“The outrageous claims that the Bank acted for chemical-weapons manufacturers, or knowingly acted for any sanctioned individuals are utter nonsense," said a spokesman for FBME in an email to Asia Sentinel. "These are false and deliberately damaging claims."

Nonetheless, according to a wide range of other sources, the story started when the Moscow Tax Office allegedly created trumped-up tax charges that allowed the government to seize the assets of Hermitage Capital, headed by investor William Browder, who was forced to leave Russia.

The US government alleged that the stolen assets were routed to Prevezon Holdings Ltd, owned by Russian businessman Denis Katsyv. Katsyv is the son of Pyotr Katsyv, vice president of the state-run Russian Railways and a former deputy governor of the Moscow Region. According to reports, Katsyv is also said to be a business associate of his former boss, Vladimir Yakunin, a former president of Russian Railways and a confidant of Vladimir Putin.

In any case, it is believed that the money was then moved on to several FBME depositors and transferees including Tredwell, which passed the funds on to the Syrian Scientific Research Center. Another is Balec Trading, described as a front for the research center into which via Prevezon funds flowed. Others sanctioned by the US are Piruseti Enterprises and Frumineti Investments Ltd., which also received funds from Prevezon.

The Ernst & Young report indicates that Balec Ventures Inc., which in turn was linked to the Syrian Scientific Research Center, was also linked to the Hermitage theft through Quartell Trading Ltd., which is registered in the British Virgin Islands, and the UK-registered Nomirex Trading Ltd. All were involved as “intermediary offshore companies” in moving the funds out of Russia.

Bank records and a contract show that a Russian mafia front called the Klyuev Group, consisting of high-level Russian businessmen who were involved in the Hermitage theft, agreed to pay Balec US$3 million, allegedly for high-end furniture. Balec is headed by Issa al-Zaydi, who was sanctioned by the Americans for his connection to the Syrian gas factory and was listed as one of FBME’s highest-level clients.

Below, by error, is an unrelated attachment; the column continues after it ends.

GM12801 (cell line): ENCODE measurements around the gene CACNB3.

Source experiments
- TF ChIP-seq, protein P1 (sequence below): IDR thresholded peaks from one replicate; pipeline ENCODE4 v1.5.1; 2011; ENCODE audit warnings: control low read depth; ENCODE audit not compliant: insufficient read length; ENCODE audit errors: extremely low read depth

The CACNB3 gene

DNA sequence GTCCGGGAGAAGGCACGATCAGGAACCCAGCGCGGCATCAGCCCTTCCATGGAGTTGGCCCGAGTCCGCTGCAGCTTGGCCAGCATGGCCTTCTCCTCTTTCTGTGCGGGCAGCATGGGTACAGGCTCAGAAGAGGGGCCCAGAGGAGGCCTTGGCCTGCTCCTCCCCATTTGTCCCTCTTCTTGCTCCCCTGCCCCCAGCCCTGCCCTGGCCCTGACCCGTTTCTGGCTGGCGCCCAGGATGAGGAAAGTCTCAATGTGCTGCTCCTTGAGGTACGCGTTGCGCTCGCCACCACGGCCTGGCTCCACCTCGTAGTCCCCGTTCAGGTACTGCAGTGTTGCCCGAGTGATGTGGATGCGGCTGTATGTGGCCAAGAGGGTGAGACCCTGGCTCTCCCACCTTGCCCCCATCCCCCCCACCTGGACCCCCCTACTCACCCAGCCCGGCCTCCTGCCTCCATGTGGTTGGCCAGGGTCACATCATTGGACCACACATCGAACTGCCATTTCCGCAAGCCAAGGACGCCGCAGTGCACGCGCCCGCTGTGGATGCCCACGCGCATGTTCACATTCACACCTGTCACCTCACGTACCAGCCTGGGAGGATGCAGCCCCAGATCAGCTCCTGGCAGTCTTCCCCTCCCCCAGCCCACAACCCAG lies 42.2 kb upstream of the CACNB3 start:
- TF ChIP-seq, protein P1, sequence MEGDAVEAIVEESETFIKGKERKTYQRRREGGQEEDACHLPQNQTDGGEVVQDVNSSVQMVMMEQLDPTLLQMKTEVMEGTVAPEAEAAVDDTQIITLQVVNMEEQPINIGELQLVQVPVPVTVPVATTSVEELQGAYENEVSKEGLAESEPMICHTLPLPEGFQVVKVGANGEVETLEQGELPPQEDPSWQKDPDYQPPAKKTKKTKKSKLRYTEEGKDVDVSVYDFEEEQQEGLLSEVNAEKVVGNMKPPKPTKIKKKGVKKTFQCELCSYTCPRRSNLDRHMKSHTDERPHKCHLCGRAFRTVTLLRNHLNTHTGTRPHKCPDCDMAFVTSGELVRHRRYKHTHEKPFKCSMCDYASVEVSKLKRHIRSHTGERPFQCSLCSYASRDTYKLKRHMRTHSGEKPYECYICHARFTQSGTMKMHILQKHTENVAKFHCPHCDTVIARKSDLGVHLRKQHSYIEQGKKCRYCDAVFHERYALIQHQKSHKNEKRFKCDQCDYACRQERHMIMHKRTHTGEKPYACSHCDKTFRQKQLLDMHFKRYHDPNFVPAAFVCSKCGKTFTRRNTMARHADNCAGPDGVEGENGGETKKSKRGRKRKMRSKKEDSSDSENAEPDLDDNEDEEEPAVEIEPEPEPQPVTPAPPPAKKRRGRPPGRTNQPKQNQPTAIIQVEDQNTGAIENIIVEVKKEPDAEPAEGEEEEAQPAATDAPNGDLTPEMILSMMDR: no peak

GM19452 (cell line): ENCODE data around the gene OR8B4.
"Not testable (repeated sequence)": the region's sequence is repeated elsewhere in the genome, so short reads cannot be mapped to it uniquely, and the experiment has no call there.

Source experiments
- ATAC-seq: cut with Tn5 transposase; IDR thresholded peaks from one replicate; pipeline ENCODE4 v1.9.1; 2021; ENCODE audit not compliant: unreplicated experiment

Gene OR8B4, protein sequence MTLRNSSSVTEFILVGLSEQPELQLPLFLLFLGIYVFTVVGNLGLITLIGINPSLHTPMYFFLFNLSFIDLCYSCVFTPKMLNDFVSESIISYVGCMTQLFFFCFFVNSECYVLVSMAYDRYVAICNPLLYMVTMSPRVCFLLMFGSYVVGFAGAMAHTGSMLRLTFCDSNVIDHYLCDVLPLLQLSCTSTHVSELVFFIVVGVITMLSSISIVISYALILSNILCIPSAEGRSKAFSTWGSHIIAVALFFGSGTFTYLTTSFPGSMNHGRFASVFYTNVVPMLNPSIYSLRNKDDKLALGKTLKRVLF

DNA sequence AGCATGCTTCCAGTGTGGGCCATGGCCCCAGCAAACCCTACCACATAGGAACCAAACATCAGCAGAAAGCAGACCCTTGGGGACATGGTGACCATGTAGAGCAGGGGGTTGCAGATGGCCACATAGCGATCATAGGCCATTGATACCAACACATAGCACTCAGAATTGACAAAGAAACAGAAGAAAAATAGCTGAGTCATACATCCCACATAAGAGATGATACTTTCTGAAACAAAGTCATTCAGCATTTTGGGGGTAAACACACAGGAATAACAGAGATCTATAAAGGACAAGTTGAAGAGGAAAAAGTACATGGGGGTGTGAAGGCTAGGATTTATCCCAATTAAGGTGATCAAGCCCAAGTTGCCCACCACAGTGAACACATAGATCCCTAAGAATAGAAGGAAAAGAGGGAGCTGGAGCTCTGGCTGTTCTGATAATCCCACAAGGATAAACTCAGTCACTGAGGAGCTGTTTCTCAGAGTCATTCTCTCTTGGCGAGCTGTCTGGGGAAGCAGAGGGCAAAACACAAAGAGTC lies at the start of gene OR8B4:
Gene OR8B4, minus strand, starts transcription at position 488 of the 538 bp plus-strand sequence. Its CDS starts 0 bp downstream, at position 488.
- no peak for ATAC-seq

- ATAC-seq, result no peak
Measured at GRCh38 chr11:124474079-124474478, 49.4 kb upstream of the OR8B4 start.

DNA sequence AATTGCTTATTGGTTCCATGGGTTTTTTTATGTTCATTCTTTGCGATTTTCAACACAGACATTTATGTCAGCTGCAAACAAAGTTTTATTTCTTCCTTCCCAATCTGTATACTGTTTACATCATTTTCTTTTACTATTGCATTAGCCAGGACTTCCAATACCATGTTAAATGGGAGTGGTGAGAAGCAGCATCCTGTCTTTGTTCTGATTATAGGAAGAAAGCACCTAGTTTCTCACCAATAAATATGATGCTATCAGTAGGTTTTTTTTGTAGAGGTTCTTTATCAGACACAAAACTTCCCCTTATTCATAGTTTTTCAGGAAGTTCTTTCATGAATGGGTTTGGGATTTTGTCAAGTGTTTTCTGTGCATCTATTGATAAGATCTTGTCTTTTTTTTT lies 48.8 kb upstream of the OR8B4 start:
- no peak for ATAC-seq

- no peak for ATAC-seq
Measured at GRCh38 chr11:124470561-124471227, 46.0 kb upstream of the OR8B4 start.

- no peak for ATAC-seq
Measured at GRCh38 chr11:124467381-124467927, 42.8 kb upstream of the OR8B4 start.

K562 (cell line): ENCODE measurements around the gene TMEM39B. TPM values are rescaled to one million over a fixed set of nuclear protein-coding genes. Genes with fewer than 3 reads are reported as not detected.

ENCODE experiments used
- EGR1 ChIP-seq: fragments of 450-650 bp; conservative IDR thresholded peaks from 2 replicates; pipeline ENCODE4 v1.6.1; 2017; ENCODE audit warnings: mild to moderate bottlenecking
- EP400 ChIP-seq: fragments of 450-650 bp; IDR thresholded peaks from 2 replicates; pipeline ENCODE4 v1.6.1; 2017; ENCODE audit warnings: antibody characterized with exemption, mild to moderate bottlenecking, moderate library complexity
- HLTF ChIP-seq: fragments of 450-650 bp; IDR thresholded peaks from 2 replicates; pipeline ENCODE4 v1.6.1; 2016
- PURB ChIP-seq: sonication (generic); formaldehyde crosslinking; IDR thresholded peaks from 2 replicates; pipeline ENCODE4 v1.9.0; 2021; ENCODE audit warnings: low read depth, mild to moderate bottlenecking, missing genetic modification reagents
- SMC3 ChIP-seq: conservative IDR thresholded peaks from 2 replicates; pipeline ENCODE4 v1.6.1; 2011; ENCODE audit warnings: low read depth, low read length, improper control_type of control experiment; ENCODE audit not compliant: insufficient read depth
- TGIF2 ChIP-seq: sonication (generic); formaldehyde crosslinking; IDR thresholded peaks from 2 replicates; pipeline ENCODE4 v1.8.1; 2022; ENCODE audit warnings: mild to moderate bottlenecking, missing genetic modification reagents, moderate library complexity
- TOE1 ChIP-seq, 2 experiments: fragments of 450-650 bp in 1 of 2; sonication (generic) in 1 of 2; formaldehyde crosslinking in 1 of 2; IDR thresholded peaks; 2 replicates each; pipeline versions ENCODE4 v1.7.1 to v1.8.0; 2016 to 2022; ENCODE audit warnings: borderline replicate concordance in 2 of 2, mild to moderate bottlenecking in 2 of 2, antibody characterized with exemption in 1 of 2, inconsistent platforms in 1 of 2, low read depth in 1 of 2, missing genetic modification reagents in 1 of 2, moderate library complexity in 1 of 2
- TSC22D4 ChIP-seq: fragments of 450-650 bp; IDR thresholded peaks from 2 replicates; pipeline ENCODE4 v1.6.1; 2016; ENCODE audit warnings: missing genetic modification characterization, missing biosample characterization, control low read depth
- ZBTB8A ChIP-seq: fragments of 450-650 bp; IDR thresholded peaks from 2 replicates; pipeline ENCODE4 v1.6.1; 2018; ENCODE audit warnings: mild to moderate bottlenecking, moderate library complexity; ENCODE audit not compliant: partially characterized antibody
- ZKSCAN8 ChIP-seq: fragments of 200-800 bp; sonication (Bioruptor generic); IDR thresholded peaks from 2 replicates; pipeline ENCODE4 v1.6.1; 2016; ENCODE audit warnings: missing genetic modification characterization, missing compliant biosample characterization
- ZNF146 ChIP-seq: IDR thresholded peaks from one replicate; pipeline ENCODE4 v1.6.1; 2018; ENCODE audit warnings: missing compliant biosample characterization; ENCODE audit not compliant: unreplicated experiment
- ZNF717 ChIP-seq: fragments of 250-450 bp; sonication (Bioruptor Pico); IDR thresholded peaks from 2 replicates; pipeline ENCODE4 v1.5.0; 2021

Individuals said to be connected to the Russian Mafia hold accounts for Altem Investment Ltd., and Zibar Mgt. Ltd. Another was said to be Joseph Karam, identified as a “financial advisor for a major transnational organized crime figure who banked entirely at FBME Cyprus (and who) maintained a relationship with the owners of FBME.”

Karam was said to be close to Oleg Deripaska, a Russian billionaire who in turn is said be a member of Putin’s inner circle. Deripaska did business in the previous decade with Paul Manafort, formerly President Donald Trump’s campaign manager. Deripaska has offered to testify before congressional committees in exchange for immunity but has been turned down.

There is no indication that anyone connected to Trump has had anything to do with the Hermitage scandal, Browder told Asia Sentinel. However, Prevezon, which was sued by the US government of laundering stolen millions into Manhattan real estate, was represented in the United States by Natalia Veselnitskaya, the Russian lawyer whose meeting with members of the Trump family in Trump Towers in June of 2016. That meeting has become a central focus of the office of the special prosecutor headed by Robert Mueller.

Prevezon has continued to deny all wrongdoing and hasn’t commented on what Veselnitskaya was doing in the meeting with the Trump group. In May of 2017, the company agreed to settle the money-laundering case with the US Justice Department without admitting guilt for a fine of US$5.9 million, a fraction of what the US had originally demanded. However, the US is rumored to be leaning toward reopening the case.